year = "2017",
doi = "10.1016/j.soilbio.2016.12.001",
language = "English",
volume = "106",
pages = "1--8",
journal = "Soil Biology and Biochemistry",
issn = "0038-0717",
publisher = "Elsevier",

}

Irrigation of DOC-rich liquid promotes potential denitrification rate and decreases N2O/(N2O+N2) product ratio in a 0–2 m soil profile. / Qin, Shuping; Hu, Chunsheng; Clough, Tim J.; Luo, Jiafa; Oenema, Oene; Zhou, Shungui.

In: Soil Biology and Biochemistry, Vol. 106, 2017, p. 1-8.

Research output: Contribution to journalArticleAcademicpeer-review

TY - JOUR

T1 - Irrigation of DOC-rich liquid promotes potential denitrification rate and decreases N2O/(N2O+N2) product ratio in a 0–2 m soil profile

AU - Qin, Shuping

AU - Hu, Chunsheng

AU - Clough, Tim J.

AU - Luo, Jiafa

AU - Oenema, Oene

AU - Zhou, Shungui

PY - 2017

Y1 - 2017

N2 - Lack of dissolved organic carbon (DOC) is generally one of the key factors limiting denitrification in subsoil beneath the root zone. Despite a number of laboratory DOC amendment studies, the effects of in situ DOC infiltration on subsoil denitrification, and on subsequent end product composition, are less understood. Here, we report on the effects of in situ infiltration of a DOC-rich liquid, derived from decomposing straw, on potential denitrification rate (PDR), N2O/(N2O + N2) product ratio, and nitrate stock in a 0–2 m soil profile. The results showed that in situ infiltration with a DOC-rich liquid (100 mm, 2 ton DOC ha−1) significantly increased the DOC concentration and PDR, and significantly decreased the N2O/(N2O + N2) product ratio in the soil profile. Up to 70% of the nitrate accumulated in the 0–2 m soil profile disappeared within three weeks following the infiltration of the DOC-rich liquid. The majority of the nitrate removed could be accounted for by denitrification. The predominant end product of denitrification was N2. The mass ratio between the consumed DOC and nitrate-N was about 5. Our results demonstrate the significant potential for removing subsoil nitrate by in situ introduction of DOC generated from the above-ground crop biomass.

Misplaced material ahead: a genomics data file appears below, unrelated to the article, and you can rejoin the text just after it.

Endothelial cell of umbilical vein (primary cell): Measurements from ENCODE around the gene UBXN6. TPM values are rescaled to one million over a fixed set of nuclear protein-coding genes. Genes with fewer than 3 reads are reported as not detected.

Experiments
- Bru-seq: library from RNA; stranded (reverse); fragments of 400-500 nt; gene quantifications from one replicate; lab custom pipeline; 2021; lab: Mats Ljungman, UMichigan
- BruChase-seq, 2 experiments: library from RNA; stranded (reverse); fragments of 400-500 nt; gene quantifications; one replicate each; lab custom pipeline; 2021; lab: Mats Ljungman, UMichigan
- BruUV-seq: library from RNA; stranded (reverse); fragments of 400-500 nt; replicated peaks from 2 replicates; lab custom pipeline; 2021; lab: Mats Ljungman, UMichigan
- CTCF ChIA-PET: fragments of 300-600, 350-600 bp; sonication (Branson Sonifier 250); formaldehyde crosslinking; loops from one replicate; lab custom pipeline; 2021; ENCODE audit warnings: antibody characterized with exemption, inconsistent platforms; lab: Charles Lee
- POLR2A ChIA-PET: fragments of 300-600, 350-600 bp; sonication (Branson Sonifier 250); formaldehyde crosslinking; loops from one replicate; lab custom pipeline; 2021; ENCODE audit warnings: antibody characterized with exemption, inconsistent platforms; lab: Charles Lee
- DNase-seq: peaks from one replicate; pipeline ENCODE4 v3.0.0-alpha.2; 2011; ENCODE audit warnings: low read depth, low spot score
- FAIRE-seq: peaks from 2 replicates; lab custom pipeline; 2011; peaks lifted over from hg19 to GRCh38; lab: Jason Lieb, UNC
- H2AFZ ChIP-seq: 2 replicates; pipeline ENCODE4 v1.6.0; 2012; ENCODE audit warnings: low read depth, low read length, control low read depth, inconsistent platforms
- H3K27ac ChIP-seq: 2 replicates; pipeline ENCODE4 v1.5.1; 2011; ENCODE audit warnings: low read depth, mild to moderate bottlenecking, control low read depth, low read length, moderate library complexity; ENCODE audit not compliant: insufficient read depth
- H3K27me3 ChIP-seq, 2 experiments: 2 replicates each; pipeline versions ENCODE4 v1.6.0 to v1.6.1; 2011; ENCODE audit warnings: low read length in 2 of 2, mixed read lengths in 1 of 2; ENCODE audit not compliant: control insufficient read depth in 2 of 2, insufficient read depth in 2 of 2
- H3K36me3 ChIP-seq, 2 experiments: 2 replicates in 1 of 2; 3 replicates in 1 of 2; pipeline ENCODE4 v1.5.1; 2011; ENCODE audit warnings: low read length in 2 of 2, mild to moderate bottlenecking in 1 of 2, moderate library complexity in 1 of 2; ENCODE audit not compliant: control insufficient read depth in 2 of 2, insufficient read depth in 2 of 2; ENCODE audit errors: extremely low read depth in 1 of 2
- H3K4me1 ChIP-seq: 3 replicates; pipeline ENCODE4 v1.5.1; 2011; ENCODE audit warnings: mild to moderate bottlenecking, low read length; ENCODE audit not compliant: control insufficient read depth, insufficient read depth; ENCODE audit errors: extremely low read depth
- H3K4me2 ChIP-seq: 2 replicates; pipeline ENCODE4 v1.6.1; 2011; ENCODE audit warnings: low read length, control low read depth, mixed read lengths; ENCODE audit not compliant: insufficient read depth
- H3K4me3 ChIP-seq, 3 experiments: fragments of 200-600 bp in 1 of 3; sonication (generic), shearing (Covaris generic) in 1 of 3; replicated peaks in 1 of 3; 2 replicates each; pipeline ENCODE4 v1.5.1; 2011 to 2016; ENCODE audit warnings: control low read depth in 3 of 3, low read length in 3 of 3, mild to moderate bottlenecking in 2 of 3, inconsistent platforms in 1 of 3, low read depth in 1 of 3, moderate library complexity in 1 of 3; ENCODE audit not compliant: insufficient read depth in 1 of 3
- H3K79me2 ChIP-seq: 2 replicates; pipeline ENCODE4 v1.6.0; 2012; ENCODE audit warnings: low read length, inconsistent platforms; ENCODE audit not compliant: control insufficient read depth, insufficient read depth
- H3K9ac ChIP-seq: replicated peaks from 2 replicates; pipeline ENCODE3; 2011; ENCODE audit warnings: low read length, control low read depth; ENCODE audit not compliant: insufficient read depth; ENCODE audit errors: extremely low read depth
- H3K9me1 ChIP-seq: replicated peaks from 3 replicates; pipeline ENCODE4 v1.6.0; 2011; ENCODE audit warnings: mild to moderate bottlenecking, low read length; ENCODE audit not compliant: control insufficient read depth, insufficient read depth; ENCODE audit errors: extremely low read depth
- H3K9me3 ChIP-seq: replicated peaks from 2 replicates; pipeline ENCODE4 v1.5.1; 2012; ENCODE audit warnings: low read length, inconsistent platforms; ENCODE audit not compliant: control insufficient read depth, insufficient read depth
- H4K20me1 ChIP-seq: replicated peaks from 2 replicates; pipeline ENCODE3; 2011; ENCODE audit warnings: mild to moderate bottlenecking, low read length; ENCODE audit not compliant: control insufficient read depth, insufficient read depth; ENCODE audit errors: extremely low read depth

AB - Lack of dissolved organic carbon (DOC) is generally one of the key factors limiting denitrification in subsoil beneath the root zone. Despite a number of laboratory DOC amendment studies, the effects of in situ DOC infiltration on subsoil denitrification, and on subsequent end product composition, are less understood. Here, we report on the effects of in situ infiltration of a DOC-rich liquid, derived from decomposing straw, on potential denitrification rate (PDR), N2O/(N2O + N2) product ratio, and nitrate stock in a 0–2 m soil profile. The results showed that in situ infiltration with a DOC-rich liquid (100 mm, 2 ton DOC ha−1) significantly increased the DOC concentration and PDR, and significantly decreased the N2O/(N2O + N2) product ratio in the soil profile. Up to 70% of the nitrate accumulated in the 0–2 m soil profile disappeared within three weeks following the infiltration of the DOC-rich liquid. The majority of the nitrate removed could be accounted for by denitrification. The predominant end product of denitrification was N2. The mass ratio between the consumed DOC and nitrate-N was about 5. Our results demonstrate the significant potential for removing subsoil nitrate by in situ introduction of DOC generated from the above-ground crop biomass.

KW - Denitrification

KW - Dissolved organic carbon

KW - NO/(NO+N) ratio

KW - Nitrate leaching

KW - Nitrous oxide

U2 - 10.1016/j.soilbio.2016.12.001

DO - 10.1016/j.soilbio.2016.12.001

M3 - Article

VL - 106

SP - 1

EP - 8

JO - Soil Biology and Biochemistry

JF - Soil Biology and Biochemistry

SN - 0038-0717

ER -